Christmas Cards From Heaven

Thirty-four people received Christmas cards from Oregon-resident Chet Fitch this year. What made this unusual is that Chet died two months ago. The cards, written in his own handwriting, had a return address of "Heaven" and contained messages such as:
"I asked Big Guy if I could sneak back and send some cards. At first he said no; but at my insistence he finally said, 'Oh well, what the heaven, go ahead but don't (tarry) there.' Wish I could tell you about things here but words cannot explain.
Better get back as Big Guy said he stretched a point to let me in the first time, so I had better not press my luck. I'll probably be seeing you (some sooner than you think).
Wishing you a very Merry Christmas.
Chet Fitch."

The cards were Chet's final practical joke on his friends. Impressively, he had been secretly planning the joke for over twenty years. He had arranged with his hairdresser to send out the cards in the event of his death. Every year he gave her an updated list and a little more money to cover the rising cost of postage. And this year he finally died.

I can't think of many other examples of practical jokes perpetrated from the grave. I guess most pranksters like to be able to actually see their victim's reaction. The one other example that comes to mind is the Bequest of Francis Douce. Douce was a wealthy British collecter who arranged to have his personal papers sealed in a box and donated to the British Museum after his death -- with the strange stipulation that the Museum would have to wait sixty-six years until they could open the box. When they finally did open the box, they discovered it contained nothing but trash and a rude note insulting the intelligence of the British Museum trustees.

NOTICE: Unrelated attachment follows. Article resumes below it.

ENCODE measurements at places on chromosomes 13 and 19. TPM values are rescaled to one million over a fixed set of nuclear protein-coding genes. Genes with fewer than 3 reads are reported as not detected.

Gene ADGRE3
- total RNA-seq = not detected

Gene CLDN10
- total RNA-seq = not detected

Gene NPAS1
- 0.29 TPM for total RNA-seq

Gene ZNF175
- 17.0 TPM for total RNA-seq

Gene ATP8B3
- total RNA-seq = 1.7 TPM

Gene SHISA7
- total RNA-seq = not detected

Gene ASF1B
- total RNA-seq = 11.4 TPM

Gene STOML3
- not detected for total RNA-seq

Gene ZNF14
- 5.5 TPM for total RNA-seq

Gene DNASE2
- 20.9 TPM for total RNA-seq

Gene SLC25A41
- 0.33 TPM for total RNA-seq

Posted on Tue Dec 25, 2007


I don't know about real life but hoaxes from beyond the grave have turned up in TV shows and movies. In particular I think of this episode of Alfred Hitchcock Presents:

(If there's any chance you can see this anew, reading the plot summary might spoil it for you.) Also, in Dick Van Dyke's 1969 movie, The Comic, the title character arranges for a pompous speaker to get a pie in the face at the silent comic's funeral.
Posted by Phred22  on  Wed Dec 26, 2007  at  02:18 PM
If anybody gets any mail from beyond the grave with my signature, I suspect the return address probably won't be "Heaven."
Posted by Big Gary  on  Wed Dec 26, 2007  at  05:24 PM
You complaining, Big Gary? You already live in Paradise.
Posted by Cranky Media Guy  on  Thu Dec 27, 2007  at  01:31 AM
My foggy memory recalls some reference to a cigar left in a time capsule with instructions to light said cigar upon opening said time capsule, which promptly exploded upon ignition. The cigar, not the time capsule. I had a can of fart spray given to me twenty years ago, and just last Spring it finally rusted thru enough to release some Fart Juice. I thought my stereo was undergoing electrical stress by the smell, but upon closer examination, it was the leaky can. As to whether it was the intent of the can-givers to allow that can to autofart in twenty year's time is somewhat unclear, but that was the delayed effect, nonetheless. I've been keeping my eye on the fake dogcrap they gave me too, just in case it gains sentience and attacks me in the night. I also have a couple of whoopie cushions whom I suspect may rise up and overthrow Western Civilization- that's why I keep them fat and happy, giving them Ring-Dings and Malomars dipped in rubber glue. They also like old reruns of That's My Mama, because they like old Rerun. True story
Posted by Hairy Houdini  on  Mon Dec 31, 2007  at  07:15 PM
Bastard. I wanted to do this and that crafty sod has beaten me to it! Well he gets a 10/10 for this. What a prankster.
Posted by Renquist  in  Glasgow, Scotland  on  Tue Jan 01, 2008  at  09:07 PM
WRT the Douce bequest, shouldn't it be possible to verify whether the Bod does or does not (or did or did not) have the Douce papers? If they do, the story is falsified; if not, the BM's account is.
Posted by outeast  on  Wed Jan 02, 2008  at  03:27 AM
I saw Harry Secombe in an interview shortly after Peter Sellers died. He said that at the end of the funeral service they played Glen Miller's "In the Mood". Apparently it had been Sellers' request; a sort of last little joke from the grave.
Posted by Blondin  on  Wed Jan 02, 2008  at  07:08 AM
Cranky, "Paradise" is the name of a town in Texas. I don't really live there, but I visit now and then. We have another town called "Eden." I used to go there, but they threw me out. Something about some fruit tree ...
Posted by Big Gary, MoHDCiCoF  on  Fri Jan 04, 2008  at  07:31 AM
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